While antibiotics can give respite from many diseases, there is a tendency to overdo it. This article enlightens you about the overuse of antibiotics.
By Dr Madhu Purushothaman
When Sir Alexander Fleming discovered penicillin in 1928, it marked a new beginning in the history of healthcare. The world welcomed antibiotics and said goodbye to many infectious diseases. With time, antibiotics have become a way of life. In recent times though, the theory of overdoing antibiotics has come into play. Are you guilty of it too?
Does even the slightest sniffle or sneeze from your child leave you scrambling for that old prescription or antibiotics? Stop! Because, for all you know, you might be causing more damage than good to your child’s health. As a parent, it is important for you to know how to use antibiotics judiciously. Here are some tips to help you:
To know what’s bad about taking antibiotics, it’s important to know how antibiotics really work. There is a general belief that antibiotics can treat any infection. This is absolutely wrong. Antibiotics can only counter infections caused by bacteria. The common cold, for example, is not one of them, as it is a viral infection. So taking antibiotics for a cold is of no use at all.
Parents should also be aware that excessive use of antibiotics will cause bacteria to develop resistance, and your child will not respond to these medications. This is because, over a period of time, the bacteria tend to build up a defence mechanism against the antibiotics. Hence, there is a chance that antibiotics may not work when your child really needs them. Therefore, you should avoid overuse and/or inappropriate use of antibiotics.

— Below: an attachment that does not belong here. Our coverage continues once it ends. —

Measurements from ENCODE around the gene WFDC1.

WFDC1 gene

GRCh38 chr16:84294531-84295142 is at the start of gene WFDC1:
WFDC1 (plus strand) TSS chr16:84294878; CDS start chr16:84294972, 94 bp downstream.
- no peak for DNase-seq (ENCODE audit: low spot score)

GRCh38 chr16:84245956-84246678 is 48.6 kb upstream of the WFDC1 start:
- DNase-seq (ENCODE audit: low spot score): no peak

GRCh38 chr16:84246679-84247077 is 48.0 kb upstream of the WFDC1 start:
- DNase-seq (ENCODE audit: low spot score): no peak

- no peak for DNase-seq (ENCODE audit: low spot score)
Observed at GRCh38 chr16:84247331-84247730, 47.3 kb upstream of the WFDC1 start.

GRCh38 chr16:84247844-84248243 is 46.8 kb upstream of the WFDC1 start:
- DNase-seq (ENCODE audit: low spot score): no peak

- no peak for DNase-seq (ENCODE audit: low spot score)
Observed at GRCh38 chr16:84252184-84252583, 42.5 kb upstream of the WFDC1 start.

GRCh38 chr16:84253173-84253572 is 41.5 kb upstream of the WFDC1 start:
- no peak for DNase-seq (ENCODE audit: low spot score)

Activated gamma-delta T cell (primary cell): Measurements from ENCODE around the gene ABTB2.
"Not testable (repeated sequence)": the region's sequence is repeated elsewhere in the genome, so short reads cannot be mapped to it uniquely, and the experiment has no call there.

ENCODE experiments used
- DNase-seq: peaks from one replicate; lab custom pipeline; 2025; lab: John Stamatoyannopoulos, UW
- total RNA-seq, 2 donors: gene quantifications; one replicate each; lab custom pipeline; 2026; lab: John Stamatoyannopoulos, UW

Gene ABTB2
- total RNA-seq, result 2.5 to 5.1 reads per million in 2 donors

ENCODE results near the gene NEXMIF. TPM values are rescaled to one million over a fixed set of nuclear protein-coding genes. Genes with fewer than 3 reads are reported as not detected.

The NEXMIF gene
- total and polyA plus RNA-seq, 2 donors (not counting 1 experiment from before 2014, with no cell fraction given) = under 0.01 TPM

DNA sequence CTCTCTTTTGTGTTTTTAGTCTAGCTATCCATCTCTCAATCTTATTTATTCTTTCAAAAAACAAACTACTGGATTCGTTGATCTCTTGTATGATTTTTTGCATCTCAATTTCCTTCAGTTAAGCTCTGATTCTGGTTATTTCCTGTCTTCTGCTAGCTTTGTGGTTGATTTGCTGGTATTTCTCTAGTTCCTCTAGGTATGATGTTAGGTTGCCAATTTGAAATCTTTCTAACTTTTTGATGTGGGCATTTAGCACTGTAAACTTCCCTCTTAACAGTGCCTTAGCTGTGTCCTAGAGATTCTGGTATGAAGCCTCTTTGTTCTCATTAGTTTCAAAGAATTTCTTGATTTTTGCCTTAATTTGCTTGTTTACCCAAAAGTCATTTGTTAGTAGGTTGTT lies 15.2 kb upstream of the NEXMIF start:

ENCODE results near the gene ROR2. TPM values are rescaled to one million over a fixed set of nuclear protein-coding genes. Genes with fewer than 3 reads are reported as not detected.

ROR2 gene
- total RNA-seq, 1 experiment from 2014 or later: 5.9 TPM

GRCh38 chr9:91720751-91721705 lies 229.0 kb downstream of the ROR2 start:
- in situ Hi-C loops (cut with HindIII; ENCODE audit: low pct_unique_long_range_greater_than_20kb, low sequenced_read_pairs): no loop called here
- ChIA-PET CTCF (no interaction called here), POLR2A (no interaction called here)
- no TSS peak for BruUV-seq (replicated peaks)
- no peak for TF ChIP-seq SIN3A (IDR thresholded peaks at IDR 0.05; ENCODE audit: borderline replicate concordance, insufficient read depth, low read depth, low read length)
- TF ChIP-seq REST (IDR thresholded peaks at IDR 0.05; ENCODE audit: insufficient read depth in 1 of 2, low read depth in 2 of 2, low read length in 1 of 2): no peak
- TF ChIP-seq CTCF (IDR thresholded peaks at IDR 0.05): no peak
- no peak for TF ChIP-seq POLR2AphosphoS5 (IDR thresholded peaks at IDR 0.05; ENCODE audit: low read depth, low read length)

In addition to bacterial resistance, antibiotics are also known to cause unpleasant side-effects in approximately one in ten people. These
side-effects last for the length of the course of
the medication and immediately subside once medication is stopped. The symptoms of these side-effects are:
Apart from these side-effects, antibiotics are also known to trigger allergic reactions in approximately one in fifteen people. The symptoms of these allergies include itching, rashes and cough, followed by wheezing and tightness of throat. Although these allergic reactions can be easily treated, it would be wise to prevent them altogether by limiting the use of antibiotics.
First and foremost, you should understand that antibiotics are not over-the-counter medicines. It is an offence to procure them without a doctor’s prescription. There are a few rules that parents should follow religiously when it comes to antibiotics:
Overuse of antibiotics is a widespread practice among modern-day parents, who usually want them prescribed at the drop of a hat. This should be avoided. Antibiotics should only be given after proper medical diagnosis.
So, the next time your tiny tot sneezes or catches an infection, do not raid your medicine cabinet or reach for that old strip of antibiotics! There are other ways to get back on track.
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